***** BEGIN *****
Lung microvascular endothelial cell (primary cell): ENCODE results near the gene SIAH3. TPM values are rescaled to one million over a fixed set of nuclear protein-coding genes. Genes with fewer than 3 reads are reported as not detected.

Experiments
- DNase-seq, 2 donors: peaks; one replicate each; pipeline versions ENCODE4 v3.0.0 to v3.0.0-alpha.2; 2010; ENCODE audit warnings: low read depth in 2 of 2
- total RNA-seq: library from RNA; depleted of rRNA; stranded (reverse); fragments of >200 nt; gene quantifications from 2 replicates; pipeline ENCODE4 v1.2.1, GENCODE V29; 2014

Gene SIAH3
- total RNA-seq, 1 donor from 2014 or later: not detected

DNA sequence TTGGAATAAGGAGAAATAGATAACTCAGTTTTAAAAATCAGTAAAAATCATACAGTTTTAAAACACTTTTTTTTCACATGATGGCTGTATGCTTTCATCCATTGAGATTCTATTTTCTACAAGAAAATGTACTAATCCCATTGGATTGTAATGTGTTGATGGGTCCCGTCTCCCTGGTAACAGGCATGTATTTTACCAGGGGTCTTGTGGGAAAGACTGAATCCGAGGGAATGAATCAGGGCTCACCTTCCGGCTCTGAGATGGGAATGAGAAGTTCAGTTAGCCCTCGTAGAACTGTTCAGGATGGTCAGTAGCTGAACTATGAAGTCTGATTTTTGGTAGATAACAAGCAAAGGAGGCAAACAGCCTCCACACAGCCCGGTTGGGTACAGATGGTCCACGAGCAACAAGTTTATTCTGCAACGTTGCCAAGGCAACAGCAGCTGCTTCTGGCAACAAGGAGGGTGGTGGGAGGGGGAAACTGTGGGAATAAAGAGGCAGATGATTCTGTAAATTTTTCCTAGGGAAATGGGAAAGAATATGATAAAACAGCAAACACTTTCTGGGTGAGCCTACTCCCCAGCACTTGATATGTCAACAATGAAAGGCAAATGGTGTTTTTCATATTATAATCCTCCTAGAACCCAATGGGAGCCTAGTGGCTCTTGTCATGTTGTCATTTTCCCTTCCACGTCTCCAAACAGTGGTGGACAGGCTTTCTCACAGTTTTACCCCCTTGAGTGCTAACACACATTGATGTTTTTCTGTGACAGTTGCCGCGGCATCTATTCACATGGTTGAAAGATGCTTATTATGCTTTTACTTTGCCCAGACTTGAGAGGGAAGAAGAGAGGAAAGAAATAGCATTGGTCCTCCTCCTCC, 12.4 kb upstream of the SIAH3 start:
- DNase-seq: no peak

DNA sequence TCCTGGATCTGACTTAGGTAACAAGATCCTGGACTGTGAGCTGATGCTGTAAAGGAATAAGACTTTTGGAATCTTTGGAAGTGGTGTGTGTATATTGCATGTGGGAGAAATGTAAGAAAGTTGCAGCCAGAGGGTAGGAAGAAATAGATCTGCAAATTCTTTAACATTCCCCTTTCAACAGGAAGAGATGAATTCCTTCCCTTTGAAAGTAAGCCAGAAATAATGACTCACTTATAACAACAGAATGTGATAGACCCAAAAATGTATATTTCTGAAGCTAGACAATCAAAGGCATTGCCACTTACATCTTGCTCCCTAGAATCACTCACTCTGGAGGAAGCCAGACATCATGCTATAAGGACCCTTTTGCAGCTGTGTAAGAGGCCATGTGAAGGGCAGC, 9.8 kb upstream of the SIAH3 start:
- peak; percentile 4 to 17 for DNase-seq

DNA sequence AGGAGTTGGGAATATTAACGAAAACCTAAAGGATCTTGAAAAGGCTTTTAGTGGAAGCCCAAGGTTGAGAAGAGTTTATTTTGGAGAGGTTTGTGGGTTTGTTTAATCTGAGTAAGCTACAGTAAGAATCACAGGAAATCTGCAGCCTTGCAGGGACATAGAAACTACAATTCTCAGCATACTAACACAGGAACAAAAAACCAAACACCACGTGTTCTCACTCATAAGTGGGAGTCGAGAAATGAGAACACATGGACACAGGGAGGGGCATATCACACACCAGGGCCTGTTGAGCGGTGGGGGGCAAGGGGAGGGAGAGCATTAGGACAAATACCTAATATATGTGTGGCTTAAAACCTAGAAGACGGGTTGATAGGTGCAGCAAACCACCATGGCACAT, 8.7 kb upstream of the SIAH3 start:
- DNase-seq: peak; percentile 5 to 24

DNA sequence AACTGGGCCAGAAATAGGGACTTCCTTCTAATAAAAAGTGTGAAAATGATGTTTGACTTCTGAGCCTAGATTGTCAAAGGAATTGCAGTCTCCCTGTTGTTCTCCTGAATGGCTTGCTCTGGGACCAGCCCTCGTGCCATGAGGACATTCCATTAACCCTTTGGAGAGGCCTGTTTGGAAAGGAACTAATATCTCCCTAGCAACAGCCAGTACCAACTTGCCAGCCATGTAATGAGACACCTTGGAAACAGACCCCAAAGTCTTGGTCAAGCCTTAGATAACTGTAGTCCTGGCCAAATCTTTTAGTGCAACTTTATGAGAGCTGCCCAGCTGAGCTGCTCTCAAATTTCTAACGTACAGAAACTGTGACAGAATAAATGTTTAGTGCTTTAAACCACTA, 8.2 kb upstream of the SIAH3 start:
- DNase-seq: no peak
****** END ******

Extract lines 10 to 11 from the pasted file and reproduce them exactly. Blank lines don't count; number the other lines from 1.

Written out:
- peak; percentile 4 to 17 for DNase-seq

DNA sequence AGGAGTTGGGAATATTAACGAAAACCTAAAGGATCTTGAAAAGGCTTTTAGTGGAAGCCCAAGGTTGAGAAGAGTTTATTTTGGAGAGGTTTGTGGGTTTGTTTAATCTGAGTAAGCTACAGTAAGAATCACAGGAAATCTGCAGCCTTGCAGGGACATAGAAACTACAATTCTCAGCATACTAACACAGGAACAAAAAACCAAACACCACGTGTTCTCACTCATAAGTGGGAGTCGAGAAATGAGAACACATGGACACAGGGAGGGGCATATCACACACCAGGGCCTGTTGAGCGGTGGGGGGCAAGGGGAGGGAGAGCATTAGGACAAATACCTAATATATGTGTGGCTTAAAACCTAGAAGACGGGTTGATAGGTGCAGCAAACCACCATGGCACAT, 8.7 kb upstream of the SIAH3 start: